Denmark SS officer's extradition rejected

5th February 2007, Comments 0 comments

5 February 2007, Copenhagen (dpa) - Danish efforts to extradite a former Danish SS officer from Germany were slated to continue despite rejection from a German court, disappointed politicians said Monday. The extradition was not successful because a Munich appeals court ruled that the statute of limitations applied under the European Union extradition law. Soren Kam is was suspected of involvement in the murder of newspaper editor and resistance member Carl Henrik Clemmensen in 1943 when Denmark was occupi

5 February 2007

Copenhagen (dpa) - Danish efforts to extradite a former Danish SS officer from Germany were slated to continue despite rejection from a German court, disappointed politicians said Monday.

The extradition was not successful because a Munich appeals court ruled that the statute of limitations applied under the European Union extradition law.

Soren Kam is was suspected of involvement in the murder of newspaper editor and resistance member Carl Henrik Clemmensen in 1943 when Denmark was occupied by Nazi Germany.

Kam is under investigation because a probe after the war indicated that three SS members were involved in the killing of the resistance member.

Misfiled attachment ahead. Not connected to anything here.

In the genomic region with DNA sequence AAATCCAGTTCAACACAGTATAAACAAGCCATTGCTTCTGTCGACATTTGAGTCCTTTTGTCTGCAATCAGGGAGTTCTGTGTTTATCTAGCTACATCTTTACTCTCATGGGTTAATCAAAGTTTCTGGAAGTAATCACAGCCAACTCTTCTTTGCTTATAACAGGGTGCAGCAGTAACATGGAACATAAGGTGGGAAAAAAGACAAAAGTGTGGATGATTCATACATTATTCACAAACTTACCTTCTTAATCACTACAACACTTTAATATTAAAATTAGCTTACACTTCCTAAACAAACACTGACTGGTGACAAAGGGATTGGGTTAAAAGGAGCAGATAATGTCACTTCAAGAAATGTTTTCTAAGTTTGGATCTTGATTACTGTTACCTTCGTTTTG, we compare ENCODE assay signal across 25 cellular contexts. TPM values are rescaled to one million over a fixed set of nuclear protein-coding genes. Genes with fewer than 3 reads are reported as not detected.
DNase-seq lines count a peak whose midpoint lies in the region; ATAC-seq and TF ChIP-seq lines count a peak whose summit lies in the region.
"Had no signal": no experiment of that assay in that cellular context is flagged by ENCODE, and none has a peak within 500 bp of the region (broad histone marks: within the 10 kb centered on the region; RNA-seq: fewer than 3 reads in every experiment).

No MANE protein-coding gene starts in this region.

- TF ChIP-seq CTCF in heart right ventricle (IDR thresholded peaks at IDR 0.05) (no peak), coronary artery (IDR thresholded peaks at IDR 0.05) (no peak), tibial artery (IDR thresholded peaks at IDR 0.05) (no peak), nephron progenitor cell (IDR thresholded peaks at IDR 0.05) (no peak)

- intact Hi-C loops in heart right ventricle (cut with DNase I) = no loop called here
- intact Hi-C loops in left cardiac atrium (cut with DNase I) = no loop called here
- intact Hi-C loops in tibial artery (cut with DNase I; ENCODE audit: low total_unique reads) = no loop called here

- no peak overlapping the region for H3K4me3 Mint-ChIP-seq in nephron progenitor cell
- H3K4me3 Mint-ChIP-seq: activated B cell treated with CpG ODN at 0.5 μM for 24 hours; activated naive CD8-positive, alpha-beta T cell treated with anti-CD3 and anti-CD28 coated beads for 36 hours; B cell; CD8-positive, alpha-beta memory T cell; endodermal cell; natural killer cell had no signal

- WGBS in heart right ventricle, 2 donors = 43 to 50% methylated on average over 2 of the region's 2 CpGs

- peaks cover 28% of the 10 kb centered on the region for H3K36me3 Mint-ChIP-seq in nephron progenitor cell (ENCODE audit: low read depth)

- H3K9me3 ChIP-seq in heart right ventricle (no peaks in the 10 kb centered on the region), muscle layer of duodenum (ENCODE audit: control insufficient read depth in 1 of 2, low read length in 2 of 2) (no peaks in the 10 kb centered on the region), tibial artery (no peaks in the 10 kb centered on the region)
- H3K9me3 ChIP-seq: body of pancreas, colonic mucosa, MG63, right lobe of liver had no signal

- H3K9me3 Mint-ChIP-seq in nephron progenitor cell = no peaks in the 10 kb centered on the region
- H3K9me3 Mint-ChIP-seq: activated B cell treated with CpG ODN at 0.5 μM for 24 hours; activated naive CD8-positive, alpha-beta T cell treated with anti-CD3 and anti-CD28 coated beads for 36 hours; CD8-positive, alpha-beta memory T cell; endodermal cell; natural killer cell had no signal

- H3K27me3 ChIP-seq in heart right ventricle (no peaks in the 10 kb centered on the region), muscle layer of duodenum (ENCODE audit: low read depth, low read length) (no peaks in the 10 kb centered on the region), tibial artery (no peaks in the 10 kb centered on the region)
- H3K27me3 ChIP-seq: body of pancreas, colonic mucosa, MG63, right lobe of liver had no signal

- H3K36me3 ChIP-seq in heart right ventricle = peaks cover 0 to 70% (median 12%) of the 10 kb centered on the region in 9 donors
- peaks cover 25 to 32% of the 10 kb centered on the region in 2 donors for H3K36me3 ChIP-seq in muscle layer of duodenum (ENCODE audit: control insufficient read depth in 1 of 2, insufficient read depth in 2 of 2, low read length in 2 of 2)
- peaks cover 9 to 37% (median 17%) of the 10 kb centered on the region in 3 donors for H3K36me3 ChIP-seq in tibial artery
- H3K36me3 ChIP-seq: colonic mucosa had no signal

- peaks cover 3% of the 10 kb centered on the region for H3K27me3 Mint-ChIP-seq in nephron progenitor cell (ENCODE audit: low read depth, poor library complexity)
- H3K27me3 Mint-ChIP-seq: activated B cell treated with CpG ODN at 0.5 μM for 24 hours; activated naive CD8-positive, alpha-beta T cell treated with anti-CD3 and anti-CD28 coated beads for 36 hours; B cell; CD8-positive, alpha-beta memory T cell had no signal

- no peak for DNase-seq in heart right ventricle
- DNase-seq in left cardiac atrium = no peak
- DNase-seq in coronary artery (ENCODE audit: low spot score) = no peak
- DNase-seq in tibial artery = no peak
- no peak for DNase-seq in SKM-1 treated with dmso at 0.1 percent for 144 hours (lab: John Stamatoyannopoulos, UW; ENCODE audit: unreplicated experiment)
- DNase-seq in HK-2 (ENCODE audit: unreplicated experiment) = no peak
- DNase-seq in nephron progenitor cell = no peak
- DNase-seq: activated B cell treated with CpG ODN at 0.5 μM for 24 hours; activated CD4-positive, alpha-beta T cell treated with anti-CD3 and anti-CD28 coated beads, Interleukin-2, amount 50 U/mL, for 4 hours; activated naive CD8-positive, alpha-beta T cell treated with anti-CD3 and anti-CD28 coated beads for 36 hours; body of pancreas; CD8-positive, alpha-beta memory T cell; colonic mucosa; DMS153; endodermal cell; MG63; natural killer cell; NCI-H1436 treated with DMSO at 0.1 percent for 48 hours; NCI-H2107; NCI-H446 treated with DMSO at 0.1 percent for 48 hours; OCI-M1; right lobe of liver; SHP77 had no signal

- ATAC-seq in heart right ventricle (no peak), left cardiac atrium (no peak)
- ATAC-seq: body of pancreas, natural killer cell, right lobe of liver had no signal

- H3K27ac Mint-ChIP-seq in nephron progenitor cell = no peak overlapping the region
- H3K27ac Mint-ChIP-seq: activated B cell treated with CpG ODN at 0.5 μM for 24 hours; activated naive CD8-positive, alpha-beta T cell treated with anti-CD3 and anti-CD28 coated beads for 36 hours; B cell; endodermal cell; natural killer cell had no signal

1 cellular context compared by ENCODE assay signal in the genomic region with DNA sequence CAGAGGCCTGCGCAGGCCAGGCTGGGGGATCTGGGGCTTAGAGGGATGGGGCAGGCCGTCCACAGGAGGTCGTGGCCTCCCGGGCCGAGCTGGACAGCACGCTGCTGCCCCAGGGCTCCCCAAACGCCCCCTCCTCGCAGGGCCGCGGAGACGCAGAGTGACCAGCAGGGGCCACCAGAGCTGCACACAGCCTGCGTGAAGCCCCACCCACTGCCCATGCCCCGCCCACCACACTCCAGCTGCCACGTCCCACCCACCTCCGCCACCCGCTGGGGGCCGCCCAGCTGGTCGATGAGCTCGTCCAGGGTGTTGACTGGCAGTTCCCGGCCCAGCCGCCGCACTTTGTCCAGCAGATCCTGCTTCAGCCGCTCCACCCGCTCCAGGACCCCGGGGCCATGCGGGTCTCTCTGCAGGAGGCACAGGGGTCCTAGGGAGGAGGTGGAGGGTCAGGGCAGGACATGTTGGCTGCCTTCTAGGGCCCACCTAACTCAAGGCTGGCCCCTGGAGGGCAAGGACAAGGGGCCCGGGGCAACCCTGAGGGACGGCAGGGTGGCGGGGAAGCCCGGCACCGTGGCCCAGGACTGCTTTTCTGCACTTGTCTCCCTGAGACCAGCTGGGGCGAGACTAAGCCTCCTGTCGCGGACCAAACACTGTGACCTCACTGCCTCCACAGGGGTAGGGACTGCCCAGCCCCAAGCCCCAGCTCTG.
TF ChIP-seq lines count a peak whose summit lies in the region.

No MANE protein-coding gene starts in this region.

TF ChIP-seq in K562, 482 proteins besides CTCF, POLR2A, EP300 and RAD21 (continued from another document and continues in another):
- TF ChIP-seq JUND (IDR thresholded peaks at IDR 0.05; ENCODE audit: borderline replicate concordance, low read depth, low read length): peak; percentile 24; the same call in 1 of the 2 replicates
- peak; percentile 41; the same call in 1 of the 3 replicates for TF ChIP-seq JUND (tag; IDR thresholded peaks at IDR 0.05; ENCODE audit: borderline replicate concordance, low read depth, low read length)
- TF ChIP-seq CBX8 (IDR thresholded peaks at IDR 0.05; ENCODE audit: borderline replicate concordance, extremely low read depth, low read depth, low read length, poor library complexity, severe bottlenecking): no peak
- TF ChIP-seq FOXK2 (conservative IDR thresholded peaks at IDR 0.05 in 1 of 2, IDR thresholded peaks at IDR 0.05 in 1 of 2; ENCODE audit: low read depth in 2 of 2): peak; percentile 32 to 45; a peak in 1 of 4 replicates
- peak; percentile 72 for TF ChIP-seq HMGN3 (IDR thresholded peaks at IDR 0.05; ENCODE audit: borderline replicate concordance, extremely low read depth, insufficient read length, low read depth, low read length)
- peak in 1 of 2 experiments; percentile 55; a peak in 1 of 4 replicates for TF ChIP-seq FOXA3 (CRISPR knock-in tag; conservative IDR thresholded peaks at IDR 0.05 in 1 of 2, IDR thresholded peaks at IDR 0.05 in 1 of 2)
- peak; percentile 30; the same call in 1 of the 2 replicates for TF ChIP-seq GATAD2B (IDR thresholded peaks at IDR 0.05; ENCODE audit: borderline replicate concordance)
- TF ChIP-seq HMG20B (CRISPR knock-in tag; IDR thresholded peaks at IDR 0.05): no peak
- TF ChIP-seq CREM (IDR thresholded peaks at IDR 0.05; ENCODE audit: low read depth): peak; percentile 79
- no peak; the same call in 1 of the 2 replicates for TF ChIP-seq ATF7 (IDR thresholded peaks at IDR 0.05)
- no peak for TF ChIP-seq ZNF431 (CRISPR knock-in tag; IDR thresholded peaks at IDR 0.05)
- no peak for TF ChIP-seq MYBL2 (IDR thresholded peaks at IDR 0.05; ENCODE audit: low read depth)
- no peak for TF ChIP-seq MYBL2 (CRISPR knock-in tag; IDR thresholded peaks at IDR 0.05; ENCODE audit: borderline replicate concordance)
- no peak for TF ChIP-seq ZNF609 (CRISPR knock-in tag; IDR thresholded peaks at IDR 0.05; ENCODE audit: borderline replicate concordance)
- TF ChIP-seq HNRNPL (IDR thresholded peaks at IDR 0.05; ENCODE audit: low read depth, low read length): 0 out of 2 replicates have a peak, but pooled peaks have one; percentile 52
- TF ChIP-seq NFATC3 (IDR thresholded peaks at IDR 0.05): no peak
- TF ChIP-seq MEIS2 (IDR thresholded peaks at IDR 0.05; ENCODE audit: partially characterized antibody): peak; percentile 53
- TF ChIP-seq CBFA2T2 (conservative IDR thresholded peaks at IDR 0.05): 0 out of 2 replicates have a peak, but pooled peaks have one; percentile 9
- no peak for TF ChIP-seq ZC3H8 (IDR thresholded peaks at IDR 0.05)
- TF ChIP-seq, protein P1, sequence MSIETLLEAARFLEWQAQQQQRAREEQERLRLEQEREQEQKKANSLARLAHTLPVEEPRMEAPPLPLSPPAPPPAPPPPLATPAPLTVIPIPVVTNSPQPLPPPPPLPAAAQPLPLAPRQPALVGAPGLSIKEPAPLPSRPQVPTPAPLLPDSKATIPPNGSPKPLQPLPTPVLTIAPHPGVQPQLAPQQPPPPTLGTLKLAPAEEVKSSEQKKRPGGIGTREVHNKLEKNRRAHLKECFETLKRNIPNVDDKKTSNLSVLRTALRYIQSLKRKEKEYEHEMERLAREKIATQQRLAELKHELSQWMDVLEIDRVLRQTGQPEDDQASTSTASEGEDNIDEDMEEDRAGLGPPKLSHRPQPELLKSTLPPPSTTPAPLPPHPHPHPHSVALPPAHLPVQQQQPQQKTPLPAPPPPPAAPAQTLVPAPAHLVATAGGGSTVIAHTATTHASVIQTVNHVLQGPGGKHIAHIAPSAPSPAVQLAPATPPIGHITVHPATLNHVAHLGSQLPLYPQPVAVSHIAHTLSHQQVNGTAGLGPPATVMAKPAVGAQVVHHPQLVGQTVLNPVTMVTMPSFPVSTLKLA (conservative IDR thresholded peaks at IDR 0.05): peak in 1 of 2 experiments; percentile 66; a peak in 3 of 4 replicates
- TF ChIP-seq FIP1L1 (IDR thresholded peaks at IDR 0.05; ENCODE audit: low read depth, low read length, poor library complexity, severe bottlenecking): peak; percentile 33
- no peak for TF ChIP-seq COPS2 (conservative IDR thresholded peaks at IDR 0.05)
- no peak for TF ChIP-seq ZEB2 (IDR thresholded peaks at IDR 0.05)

The German court ruled that Kam was involved in the murder, and could be guilty of involuntary manslaughter but cannot be extradited.

Kam, who lives in southern Germany, and became a German citizen in 1956, has blamed the killing of Clemmensen on the sole SS member, who in 1946 was brought to justice and executed for the crime. A second accomplice disappeared without trace.

"I will ask the justice minister if all means to influence the German decision have been exhausted," Karen Haekkerup, legal affairs spokesperson of the Danish opposition Social Democrats party, told Danish news agency Ritzau.

Haekkerup said the case was so special that it warranted "special measures."

Peter Skaarup of the Danish People's Party, which backs the minority centre-right government, said the ruling would be closely analyzed and the justice minister would may face questions.

Skaarup said that the ruling was a "disappointment."

Surviving resistance members also expressed disappointment over the German ruling.

The legal tug-of-war over Kam has gone on for several years. He was released last October after being held for three weeks pending a decision on his extradition.

  Danish legal experts believe that Kam's age, 85, may save him from having to serve a prison term if convicted.

DPA

Subject: German news

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